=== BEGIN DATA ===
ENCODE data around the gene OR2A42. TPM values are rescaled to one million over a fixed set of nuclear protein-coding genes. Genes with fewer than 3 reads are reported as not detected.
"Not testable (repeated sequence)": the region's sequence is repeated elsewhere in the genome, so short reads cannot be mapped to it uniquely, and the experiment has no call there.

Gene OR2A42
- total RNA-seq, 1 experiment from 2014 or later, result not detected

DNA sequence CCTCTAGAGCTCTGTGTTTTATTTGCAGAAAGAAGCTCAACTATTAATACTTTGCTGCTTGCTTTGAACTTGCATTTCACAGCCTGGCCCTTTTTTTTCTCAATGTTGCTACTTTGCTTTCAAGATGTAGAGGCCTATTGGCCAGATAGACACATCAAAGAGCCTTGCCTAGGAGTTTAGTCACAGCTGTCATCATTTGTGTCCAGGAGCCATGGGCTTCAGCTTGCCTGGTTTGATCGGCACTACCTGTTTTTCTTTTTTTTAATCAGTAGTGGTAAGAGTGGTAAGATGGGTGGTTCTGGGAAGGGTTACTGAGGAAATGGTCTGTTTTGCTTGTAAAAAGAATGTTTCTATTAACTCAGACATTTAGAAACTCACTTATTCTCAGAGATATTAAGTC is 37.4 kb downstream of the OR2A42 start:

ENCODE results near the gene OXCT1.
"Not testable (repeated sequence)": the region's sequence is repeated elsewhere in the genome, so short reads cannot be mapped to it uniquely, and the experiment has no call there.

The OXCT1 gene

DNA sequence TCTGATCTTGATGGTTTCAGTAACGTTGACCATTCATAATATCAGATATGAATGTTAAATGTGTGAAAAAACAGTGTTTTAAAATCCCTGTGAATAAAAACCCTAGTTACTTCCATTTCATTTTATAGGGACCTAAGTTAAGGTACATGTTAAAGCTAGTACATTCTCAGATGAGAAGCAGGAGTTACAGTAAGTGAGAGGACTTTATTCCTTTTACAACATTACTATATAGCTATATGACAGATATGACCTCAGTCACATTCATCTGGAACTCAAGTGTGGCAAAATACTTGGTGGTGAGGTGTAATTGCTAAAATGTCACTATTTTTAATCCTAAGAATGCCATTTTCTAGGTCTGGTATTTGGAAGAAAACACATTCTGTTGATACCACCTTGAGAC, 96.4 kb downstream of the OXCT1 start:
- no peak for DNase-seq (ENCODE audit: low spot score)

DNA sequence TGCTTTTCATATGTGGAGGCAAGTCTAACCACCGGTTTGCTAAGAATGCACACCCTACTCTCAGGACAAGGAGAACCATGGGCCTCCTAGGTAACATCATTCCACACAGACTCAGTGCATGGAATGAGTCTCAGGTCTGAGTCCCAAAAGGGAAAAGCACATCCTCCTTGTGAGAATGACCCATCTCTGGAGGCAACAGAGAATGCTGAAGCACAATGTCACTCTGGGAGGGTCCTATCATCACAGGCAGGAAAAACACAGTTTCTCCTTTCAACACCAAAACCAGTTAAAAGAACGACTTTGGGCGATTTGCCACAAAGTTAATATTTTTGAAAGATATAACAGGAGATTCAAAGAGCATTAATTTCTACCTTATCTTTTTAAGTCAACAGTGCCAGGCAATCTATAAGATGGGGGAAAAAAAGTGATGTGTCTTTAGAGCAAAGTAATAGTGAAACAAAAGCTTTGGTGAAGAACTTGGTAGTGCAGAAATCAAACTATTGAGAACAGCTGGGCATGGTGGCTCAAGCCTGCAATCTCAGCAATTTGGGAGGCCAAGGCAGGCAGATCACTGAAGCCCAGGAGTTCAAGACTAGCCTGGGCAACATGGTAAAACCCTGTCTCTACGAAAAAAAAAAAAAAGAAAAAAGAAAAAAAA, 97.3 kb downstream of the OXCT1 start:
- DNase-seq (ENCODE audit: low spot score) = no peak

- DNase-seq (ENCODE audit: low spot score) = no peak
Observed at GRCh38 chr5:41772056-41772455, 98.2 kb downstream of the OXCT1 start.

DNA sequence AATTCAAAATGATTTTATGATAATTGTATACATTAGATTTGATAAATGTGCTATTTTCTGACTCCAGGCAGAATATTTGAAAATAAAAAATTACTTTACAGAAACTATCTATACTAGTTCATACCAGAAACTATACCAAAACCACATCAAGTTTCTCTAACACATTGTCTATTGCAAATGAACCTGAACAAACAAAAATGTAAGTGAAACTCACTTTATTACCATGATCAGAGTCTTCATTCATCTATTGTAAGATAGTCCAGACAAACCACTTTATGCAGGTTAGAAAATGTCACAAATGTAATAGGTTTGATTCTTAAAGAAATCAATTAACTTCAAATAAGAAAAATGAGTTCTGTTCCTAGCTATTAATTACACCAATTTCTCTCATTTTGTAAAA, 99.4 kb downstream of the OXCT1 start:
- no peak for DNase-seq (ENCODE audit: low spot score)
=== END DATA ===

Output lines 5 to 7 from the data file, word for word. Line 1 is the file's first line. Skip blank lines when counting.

DNA sequence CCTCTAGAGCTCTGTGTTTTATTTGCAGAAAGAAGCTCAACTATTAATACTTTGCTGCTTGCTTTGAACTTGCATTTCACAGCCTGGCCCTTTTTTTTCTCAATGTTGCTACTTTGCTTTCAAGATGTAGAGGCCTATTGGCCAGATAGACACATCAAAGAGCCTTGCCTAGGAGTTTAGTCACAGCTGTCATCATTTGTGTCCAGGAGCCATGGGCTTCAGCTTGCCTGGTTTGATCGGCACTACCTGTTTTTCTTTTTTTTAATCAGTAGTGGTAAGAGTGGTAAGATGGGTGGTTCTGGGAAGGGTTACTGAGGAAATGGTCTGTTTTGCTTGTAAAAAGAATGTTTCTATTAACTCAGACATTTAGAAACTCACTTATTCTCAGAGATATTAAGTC is 37.4 kb downstream of the OR2A42 start:

ENCODE results near the gene OXCT1.
"Not testable (repeated sequence)": the region's sequence is repeated elsewhere in the genome, so short reads cannot be mapped to it uniquely, and the experiment has no call there.